The Vanished Village - Jewett’s Mills,
Evelyn Gordon and Harry
Dad’s choice of such a large turkey for Christmas
made me wonder if he thought Mum was cooking for a mill crew. Food was
to be wasted so for nearly a week, we had been eating turkey in some
at every meal. Turkey with potatoes and gravy. Turkey sandwiches.
with pancakes. Turkey ground into hash and mixed with potatoes. Finally
turkey soup signified the end.
Cliff and I were certainly pleased to get back to our regular bedtime
lunch of hot porridge covered with cream and brown sugar. As we were
eating Gramp walked into the kitchen and asked, “Is that real oatmeal
or rolled oats?”
As usual, I didn’t have a clue what he was talking about. Now if we had
lived near Mactaquac, I would have known about taking the bags of oats
to Jewett’s Grist Mill and real oatmeal being brought home.
In 1972, Evelyn Gordon and Harry Grant published, “The
Vanished Village” - Jewett’s Mills, N.B. which
portrays life in a village that was founded by Daniel Jewett in the
early 1800's and disappeared in 1967 with the rising waters of the
Mactaquac Hydro Development.
The first saw mill and grist mill were built by Daniel Jewett. Some of
the pine sills used, were sixty feet long and twenty inches square,
with broadaxes from the timber growing nearby. A dam across the stream
built of wood, stones and packed earth. The original water-wheel
in use for more than a hundred years.
A pit for tanning of leather for shoemaking was constructed. The bark
from the oak and hemlock trees was used in the colouring and preserving
of the hides.
In 1858, Daniel and his growing family moved into their new spacious
home, named the “Lily of the Valley”, that had been
constructed of lumber sawn in the mill. It had a cellar-kitchen and a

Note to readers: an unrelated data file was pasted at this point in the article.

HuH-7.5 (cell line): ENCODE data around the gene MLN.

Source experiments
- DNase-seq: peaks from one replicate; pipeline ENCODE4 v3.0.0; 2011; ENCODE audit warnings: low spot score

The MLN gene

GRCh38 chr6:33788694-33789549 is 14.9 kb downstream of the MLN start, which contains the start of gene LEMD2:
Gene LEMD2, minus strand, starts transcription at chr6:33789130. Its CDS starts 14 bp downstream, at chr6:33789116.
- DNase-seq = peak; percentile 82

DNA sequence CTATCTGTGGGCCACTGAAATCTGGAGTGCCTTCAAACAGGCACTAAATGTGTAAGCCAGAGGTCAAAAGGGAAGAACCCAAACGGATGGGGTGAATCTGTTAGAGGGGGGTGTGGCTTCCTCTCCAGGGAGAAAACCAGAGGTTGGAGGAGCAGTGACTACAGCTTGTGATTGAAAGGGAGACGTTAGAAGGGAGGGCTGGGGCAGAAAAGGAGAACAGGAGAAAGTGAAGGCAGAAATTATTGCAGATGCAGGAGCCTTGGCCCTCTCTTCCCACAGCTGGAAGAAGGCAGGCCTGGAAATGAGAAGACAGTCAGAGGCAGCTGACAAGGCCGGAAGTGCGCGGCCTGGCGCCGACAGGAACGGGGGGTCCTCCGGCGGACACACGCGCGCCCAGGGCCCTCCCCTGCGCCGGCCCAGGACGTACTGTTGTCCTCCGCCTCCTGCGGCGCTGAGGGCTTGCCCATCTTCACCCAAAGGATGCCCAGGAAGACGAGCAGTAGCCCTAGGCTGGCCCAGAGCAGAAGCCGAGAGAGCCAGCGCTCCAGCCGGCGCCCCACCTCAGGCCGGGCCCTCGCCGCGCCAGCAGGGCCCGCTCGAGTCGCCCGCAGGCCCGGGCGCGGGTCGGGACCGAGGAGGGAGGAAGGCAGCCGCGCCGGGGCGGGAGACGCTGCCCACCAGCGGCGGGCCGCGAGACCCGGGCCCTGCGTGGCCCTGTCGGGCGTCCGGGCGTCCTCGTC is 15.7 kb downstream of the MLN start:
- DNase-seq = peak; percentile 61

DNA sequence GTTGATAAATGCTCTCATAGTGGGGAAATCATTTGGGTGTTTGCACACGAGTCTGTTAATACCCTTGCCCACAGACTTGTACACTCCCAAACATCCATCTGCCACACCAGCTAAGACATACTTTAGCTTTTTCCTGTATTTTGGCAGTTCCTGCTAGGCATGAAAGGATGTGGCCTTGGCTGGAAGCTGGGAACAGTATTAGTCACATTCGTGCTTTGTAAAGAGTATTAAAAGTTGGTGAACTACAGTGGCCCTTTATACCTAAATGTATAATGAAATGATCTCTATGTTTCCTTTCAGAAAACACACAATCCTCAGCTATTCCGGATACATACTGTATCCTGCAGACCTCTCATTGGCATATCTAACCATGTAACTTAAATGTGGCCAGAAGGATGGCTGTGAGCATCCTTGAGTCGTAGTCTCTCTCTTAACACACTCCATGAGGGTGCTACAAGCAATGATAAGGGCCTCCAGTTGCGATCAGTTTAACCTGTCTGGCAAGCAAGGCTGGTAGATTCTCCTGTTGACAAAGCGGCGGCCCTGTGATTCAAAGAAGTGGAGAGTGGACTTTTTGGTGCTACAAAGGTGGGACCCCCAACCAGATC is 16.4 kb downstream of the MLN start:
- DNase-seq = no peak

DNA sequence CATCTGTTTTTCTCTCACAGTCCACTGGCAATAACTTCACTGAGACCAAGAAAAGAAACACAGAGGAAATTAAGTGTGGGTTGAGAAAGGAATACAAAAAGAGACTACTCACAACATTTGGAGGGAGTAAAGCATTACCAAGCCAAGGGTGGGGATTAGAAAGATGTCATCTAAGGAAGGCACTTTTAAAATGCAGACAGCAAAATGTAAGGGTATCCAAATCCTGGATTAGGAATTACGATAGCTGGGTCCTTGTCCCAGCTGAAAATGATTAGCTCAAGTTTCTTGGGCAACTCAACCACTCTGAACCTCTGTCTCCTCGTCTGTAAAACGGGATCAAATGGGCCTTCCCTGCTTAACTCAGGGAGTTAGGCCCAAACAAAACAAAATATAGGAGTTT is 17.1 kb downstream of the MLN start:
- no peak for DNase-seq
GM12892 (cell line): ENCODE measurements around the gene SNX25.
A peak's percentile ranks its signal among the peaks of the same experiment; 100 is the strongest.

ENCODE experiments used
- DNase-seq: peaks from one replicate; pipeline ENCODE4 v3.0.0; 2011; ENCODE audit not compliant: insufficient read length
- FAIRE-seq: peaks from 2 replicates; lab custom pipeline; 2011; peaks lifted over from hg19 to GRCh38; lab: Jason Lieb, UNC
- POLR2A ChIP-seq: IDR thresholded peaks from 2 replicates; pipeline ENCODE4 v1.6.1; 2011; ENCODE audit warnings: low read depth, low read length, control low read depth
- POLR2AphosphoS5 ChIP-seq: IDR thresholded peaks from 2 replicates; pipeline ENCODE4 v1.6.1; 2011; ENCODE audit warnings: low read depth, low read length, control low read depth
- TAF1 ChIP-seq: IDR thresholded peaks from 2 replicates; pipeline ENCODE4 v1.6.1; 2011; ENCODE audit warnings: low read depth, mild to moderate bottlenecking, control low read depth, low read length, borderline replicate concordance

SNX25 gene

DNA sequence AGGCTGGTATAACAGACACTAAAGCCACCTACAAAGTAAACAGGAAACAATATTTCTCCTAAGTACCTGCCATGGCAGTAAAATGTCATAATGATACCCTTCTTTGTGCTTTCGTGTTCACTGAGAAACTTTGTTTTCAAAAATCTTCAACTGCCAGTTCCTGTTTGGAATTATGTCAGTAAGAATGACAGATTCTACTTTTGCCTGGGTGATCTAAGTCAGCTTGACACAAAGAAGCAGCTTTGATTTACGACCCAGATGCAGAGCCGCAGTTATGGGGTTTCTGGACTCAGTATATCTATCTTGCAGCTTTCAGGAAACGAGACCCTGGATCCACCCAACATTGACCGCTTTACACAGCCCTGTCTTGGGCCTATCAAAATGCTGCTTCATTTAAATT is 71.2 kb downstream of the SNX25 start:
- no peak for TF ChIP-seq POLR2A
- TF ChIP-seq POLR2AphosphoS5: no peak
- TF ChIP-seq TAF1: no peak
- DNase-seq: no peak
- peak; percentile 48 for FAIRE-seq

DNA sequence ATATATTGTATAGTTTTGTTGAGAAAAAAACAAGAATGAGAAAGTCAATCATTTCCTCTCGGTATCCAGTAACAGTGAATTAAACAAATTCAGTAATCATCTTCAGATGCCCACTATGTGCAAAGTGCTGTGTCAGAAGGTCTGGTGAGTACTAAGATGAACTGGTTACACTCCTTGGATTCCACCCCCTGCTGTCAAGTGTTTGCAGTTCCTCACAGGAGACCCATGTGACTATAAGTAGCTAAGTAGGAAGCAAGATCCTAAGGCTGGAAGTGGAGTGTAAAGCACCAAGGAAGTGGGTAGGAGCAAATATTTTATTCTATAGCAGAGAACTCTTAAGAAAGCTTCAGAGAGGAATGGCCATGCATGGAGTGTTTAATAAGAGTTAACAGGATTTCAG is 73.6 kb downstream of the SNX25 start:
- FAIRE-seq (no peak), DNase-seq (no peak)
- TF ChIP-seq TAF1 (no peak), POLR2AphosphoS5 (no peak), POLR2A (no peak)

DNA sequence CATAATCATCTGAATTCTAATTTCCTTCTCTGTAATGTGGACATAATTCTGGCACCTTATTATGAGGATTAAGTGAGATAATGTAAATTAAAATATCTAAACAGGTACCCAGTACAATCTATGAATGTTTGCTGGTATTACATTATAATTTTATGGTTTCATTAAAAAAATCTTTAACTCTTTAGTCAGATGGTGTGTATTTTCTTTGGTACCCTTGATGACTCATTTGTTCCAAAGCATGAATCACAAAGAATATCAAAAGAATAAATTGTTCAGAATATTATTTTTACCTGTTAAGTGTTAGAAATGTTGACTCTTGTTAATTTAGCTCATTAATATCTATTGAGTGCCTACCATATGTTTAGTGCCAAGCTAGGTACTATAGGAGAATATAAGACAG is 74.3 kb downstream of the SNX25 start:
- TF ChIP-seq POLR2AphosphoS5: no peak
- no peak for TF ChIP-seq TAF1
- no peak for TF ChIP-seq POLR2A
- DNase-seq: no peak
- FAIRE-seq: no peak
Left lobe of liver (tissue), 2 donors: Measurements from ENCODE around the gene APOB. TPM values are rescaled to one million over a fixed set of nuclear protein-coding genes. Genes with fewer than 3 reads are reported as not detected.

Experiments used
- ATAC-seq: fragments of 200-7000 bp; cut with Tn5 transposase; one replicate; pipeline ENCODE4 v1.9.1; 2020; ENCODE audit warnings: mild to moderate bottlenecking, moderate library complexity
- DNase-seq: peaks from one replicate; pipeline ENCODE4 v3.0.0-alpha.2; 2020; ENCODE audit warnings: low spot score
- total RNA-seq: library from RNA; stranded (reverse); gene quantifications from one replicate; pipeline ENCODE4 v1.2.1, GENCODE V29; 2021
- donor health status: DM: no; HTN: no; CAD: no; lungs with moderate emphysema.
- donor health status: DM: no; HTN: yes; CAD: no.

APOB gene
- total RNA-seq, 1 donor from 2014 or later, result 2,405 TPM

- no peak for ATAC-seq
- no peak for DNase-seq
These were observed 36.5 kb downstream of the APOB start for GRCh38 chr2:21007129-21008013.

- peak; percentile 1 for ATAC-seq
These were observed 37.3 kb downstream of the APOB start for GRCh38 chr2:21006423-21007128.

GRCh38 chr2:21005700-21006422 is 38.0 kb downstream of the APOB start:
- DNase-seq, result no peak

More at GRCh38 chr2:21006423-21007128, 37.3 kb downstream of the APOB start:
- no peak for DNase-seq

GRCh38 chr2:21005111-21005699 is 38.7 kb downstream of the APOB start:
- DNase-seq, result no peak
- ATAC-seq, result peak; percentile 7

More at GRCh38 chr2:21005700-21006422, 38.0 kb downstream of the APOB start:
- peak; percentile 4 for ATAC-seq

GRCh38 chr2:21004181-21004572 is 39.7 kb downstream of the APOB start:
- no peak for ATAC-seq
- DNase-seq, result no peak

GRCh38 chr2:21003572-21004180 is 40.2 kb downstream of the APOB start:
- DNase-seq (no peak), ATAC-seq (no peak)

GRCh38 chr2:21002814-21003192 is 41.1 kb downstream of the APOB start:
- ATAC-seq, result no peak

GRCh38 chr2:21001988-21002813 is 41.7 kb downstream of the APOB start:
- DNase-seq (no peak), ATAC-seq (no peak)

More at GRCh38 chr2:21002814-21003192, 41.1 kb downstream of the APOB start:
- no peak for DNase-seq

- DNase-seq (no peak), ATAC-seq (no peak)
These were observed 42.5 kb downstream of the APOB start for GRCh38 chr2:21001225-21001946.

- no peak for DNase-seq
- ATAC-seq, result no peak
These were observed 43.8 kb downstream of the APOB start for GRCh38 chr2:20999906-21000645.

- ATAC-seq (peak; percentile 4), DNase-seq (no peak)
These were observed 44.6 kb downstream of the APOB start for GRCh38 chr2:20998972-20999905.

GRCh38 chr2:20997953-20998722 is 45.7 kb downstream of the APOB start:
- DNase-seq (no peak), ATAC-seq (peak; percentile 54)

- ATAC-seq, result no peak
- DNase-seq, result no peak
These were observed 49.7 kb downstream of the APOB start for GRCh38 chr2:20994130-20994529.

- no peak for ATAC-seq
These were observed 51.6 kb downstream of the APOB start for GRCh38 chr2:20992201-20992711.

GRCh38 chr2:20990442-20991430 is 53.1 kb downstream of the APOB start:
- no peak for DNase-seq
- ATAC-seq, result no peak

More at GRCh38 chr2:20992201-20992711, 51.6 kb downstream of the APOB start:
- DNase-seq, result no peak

large table that always had room for one more guest.
Tragedy struck in March of 1859, when Enoch, Daniel’s brother fell upon
a saw while working in the lumber mill and had his arm severed. Due to
this accident, a wool carding mill was set up for Enoch to operate.
Farmers brought in their washed handpicked fleeces to be converted into
machine-combed soft rolls. The housewives then took over, by spinning
yarn to be used in knitting. The sale of knitted products at the
farmer’s market at Phoenix Square in
Fredericton, put some coins into their purses.
On the sentimental journey to the time before “The Dam”, you
will visit the lumber making business from the cutting of the tree to
whine of the circular mill saw, spend time in Grandma Jewett’s bedroom,
room, kitchen and parlour, learn of soap making, hear stories of the
residents, the early black settlement, religion and community affairs.
“The Vanished Village” - Jewett’s Mills, N.B. by
Evelyn Gordon and Harry Grant is available at several libraries in New
A copy of “The Vanished Village” - Jewett’s
Mills, N.B. by Evelyn Gordon and Harry Grant is
available for purchasing from firstname.lastname@example.org. Information
Lamoreaux - Cross - Woodruffe: I seek proof of the possible
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Lamoreaux, who was born 4 Feb. 1799 in either Gagetown or Grand Bay.
married Zelotus Harvey Woodruffe and died 6 Aug. 1857
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